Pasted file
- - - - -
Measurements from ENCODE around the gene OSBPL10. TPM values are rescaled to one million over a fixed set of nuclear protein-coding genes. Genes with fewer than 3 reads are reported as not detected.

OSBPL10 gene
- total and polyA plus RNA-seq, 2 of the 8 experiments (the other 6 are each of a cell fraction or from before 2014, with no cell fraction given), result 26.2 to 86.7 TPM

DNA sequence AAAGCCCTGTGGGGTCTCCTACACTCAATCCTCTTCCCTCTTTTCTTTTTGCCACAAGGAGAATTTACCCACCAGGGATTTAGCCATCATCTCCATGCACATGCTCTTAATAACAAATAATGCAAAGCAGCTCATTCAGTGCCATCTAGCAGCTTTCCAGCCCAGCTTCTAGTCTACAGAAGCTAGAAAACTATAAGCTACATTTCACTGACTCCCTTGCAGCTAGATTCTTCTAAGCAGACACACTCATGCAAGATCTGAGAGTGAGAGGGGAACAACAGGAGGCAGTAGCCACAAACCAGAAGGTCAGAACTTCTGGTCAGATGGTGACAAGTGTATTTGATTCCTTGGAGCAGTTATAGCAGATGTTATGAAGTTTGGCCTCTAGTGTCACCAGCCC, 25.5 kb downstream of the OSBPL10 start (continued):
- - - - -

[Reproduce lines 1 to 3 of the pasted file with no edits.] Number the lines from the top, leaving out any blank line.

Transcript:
Measurements from ENCODE around the gene OSBPL10. TPM values are rescaled to one million over a fixed set of nuclear protein-coding genes. Genes with fewer than 3 reads are reported as not detected.

OSBPL10 gene
- total and polyA plus RNA-seq, 2 of the 8 experiments (the other 6 are each of a cell fraction or from before 2014, with no cell fraction given), result 26.2 to 86.7 TPM